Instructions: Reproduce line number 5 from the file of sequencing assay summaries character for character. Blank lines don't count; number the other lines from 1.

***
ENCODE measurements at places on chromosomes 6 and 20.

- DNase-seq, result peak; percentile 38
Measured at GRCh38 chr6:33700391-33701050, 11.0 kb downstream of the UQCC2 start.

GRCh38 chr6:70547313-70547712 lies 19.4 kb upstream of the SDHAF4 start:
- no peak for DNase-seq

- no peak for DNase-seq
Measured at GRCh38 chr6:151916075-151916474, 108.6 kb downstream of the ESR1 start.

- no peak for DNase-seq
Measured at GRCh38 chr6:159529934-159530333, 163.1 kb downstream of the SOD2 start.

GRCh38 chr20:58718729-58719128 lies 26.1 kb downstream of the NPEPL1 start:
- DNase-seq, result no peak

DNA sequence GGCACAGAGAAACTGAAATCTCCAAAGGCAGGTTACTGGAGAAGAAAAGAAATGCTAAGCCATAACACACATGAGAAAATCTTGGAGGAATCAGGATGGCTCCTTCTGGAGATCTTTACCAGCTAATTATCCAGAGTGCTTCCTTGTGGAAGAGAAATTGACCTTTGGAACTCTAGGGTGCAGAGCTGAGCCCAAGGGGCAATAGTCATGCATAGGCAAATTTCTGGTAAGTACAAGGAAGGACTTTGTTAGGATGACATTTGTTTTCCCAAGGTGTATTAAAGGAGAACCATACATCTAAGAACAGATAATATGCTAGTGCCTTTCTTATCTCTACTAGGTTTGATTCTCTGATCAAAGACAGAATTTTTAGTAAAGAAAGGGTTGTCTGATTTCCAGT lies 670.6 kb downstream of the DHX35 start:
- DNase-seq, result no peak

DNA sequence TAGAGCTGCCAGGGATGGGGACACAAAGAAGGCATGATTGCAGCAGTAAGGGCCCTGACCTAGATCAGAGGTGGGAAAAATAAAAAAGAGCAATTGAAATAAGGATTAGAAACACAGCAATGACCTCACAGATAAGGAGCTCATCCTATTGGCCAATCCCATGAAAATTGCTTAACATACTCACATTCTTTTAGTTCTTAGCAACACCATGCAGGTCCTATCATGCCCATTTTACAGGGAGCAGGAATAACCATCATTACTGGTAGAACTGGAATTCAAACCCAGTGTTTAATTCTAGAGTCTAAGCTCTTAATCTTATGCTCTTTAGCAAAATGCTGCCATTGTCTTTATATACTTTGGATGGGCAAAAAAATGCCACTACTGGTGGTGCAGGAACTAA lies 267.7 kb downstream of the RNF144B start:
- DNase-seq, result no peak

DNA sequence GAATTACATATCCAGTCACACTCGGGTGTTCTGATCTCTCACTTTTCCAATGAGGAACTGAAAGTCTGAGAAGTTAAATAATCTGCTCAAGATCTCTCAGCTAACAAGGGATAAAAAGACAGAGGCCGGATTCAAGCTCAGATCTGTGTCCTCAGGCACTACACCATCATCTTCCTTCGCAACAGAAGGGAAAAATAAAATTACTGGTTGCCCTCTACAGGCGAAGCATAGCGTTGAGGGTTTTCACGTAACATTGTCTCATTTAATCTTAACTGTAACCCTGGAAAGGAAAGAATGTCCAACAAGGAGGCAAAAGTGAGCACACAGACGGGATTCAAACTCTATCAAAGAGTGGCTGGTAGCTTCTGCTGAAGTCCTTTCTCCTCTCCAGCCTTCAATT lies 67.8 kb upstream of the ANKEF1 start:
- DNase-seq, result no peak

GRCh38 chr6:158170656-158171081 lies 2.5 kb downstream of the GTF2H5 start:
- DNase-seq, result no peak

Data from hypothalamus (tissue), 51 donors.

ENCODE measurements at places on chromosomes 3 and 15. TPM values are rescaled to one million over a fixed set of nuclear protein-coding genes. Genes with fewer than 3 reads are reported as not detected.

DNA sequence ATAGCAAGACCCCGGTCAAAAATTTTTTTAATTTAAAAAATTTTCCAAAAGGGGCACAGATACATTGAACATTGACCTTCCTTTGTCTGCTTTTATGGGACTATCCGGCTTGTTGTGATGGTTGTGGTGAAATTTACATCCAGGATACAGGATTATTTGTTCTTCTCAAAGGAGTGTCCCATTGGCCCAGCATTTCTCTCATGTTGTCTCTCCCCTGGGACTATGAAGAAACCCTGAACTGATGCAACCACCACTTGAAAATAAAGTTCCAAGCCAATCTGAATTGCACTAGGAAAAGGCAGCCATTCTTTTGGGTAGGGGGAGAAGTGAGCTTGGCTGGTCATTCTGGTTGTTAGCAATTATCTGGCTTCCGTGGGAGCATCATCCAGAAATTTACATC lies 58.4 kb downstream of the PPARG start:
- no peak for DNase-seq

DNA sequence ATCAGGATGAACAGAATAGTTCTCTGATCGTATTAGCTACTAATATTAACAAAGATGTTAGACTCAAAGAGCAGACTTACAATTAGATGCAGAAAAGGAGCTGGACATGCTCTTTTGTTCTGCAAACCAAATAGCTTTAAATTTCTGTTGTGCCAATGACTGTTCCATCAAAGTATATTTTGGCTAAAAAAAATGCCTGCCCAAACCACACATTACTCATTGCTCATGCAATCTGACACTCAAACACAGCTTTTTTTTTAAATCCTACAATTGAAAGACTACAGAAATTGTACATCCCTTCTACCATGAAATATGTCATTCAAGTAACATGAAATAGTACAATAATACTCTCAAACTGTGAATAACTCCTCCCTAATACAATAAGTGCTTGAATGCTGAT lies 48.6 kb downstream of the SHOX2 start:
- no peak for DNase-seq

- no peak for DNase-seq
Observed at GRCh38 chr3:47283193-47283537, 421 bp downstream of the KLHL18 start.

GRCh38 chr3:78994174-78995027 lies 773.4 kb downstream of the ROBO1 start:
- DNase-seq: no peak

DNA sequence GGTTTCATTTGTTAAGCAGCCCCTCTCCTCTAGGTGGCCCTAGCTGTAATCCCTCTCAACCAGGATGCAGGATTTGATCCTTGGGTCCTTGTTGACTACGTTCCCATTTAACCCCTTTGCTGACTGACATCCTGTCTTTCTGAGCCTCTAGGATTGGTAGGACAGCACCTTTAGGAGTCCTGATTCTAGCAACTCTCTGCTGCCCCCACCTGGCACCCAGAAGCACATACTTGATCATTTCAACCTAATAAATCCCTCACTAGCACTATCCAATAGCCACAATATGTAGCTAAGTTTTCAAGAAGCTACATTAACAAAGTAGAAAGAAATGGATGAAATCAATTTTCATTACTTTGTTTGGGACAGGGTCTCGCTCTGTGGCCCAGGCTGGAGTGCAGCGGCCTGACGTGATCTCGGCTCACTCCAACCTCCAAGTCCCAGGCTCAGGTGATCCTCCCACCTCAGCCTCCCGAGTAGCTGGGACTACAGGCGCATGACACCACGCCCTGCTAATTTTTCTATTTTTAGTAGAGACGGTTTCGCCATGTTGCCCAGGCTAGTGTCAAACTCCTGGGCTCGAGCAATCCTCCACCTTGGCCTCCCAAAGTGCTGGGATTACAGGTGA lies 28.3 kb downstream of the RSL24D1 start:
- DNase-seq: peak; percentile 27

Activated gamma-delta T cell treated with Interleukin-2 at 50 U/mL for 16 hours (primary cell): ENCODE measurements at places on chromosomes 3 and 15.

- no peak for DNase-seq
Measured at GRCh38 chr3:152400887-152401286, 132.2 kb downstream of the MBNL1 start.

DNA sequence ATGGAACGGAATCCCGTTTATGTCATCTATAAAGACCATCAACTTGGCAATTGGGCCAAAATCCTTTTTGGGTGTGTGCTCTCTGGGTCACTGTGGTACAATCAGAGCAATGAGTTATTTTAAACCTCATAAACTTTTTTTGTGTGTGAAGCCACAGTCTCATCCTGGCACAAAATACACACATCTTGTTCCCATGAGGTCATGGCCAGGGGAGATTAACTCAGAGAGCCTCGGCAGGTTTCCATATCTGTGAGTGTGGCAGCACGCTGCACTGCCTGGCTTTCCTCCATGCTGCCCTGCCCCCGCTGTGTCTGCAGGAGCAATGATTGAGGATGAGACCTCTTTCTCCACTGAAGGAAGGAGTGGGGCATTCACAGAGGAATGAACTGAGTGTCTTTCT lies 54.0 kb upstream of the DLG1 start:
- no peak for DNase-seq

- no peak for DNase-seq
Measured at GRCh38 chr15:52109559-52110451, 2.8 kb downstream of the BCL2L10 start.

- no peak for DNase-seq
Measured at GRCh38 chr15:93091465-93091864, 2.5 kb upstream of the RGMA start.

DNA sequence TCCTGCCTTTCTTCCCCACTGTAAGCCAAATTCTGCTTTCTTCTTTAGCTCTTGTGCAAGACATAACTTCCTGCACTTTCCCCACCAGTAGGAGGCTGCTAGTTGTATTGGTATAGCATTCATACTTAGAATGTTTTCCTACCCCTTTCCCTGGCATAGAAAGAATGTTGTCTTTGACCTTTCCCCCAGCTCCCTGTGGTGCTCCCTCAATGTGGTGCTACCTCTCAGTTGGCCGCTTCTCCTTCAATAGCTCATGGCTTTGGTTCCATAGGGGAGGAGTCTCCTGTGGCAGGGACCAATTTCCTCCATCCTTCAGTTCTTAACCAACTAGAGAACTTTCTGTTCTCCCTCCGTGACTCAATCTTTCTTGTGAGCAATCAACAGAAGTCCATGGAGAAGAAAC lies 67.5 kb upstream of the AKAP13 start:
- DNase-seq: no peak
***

- no peak for DNase-seq